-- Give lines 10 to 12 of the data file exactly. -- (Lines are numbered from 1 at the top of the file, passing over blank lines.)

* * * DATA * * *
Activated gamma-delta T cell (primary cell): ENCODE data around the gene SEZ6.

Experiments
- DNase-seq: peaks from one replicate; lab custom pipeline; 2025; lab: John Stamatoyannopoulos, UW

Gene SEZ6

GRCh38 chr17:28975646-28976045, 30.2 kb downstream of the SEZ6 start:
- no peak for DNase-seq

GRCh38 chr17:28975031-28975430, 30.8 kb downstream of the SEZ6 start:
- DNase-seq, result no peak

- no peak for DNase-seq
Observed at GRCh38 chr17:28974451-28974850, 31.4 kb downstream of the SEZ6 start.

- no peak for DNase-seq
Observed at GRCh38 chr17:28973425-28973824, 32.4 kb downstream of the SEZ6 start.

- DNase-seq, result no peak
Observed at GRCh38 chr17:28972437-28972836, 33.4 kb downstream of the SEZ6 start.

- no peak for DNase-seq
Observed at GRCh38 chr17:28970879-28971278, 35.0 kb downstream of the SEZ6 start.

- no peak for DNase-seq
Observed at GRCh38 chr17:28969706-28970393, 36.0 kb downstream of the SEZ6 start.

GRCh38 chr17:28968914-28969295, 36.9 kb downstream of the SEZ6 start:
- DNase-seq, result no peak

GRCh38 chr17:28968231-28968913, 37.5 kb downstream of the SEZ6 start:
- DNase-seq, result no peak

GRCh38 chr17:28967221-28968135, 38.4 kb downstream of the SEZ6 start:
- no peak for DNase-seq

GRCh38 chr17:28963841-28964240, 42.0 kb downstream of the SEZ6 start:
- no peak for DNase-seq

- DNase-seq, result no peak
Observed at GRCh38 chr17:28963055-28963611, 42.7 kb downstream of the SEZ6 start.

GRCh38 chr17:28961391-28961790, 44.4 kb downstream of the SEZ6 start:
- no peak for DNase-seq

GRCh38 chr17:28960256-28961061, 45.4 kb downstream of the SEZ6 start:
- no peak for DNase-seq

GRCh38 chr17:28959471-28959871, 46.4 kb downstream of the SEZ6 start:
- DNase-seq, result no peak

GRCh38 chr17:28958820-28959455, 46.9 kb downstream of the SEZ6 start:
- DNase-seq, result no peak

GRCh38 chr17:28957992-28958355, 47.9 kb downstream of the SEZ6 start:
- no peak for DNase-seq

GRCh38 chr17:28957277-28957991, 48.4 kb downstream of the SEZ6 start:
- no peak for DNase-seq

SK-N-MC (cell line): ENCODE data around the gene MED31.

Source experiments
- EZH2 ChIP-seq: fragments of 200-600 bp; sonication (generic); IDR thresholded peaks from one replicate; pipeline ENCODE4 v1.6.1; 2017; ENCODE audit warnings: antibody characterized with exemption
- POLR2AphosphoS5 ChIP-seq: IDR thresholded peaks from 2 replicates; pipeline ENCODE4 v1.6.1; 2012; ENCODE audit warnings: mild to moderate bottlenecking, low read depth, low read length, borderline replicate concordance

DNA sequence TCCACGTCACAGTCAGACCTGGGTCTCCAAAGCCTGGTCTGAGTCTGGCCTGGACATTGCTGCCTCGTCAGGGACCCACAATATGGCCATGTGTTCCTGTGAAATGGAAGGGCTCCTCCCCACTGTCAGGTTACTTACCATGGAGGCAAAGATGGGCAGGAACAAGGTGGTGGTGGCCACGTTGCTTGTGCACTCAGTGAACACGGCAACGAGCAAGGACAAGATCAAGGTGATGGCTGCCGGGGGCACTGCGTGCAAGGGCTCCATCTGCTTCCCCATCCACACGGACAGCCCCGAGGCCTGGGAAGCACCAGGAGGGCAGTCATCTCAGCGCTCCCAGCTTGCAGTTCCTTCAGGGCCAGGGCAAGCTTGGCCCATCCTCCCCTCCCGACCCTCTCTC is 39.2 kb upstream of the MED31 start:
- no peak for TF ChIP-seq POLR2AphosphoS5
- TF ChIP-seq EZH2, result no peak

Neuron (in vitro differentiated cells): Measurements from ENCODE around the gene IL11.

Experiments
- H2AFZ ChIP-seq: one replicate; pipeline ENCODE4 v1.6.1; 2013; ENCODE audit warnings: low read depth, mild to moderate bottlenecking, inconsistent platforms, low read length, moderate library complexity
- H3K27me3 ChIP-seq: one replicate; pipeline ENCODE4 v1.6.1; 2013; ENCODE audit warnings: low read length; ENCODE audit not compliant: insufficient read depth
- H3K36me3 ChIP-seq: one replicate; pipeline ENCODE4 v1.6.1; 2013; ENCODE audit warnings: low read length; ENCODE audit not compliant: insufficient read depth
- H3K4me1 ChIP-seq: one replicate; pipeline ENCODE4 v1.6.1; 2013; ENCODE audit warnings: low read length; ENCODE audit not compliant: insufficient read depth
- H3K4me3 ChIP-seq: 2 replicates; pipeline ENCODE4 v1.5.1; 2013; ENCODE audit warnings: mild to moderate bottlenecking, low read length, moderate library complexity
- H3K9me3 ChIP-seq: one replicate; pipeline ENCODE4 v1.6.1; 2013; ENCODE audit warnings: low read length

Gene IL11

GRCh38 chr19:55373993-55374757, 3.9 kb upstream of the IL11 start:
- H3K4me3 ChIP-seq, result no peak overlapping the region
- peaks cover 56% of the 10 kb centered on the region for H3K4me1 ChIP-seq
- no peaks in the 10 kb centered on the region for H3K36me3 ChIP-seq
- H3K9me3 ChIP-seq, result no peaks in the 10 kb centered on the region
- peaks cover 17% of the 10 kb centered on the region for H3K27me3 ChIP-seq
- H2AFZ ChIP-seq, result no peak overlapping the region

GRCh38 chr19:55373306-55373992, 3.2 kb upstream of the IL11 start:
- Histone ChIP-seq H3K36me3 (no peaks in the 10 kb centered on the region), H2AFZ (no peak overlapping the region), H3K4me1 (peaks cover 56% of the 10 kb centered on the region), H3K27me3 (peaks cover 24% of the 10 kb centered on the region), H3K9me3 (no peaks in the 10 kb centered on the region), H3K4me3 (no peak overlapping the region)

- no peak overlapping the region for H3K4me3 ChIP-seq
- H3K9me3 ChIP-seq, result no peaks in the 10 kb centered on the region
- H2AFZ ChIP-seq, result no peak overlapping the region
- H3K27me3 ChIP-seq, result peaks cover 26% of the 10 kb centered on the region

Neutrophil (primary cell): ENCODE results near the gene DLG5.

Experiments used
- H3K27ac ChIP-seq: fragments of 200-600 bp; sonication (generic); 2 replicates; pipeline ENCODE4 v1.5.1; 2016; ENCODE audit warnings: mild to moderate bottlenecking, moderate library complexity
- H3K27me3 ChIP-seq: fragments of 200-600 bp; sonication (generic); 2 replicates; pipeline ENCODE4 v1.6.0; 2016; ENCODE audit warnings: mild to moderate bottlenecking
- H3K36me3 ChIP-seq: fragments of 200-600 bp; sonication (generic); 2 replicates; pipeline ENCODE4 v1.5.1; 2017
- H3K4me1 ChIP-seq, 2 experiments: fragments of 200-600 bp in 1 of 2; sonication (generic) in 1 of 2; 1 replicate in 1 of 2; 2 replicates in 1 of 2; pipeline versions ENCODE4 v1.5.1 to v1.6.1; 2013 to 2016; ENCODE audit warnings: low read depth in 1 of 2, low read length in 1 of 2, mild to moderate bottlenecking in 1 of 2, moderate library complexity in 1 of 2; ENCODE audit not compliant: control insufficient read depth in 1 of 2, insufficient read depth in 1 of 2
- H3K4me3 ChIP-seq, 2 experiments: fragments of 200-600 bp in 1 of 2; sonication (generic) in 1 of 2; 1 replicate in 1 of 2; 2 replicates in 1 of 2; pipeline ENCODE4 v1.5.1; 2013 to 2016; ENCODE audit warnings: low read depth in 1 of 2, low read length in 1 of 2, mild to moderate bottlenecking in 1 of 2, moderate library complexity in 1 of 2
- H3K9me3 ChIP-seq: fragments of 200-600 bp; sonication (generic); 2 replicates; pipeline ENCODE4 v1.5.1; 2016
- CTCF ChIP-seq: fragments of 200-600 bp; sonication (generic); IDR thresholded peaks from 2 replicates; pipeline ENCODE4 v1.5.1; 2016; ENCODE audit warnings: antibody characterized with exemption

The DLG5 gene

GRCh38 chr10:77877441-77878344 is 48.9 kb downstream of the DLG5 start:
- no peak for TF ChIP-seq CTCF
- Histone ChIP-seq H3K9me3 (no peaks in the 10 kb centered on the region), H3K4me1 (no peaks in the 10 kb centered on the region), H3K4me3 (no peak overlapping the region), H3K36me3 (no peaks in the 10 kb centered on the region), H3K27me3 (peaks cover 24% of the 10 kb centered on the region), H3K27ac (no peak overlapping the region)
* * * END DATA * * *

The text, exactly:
Observed at GRCh38 chr17:28974451-28974850, 31.4 kb downstream of the SEZ6 start.

- no peak for DNase-seq
Observed at GRCh38 chr17:28973425-28973824, 32.4 kb downstream of the SEZ6 start.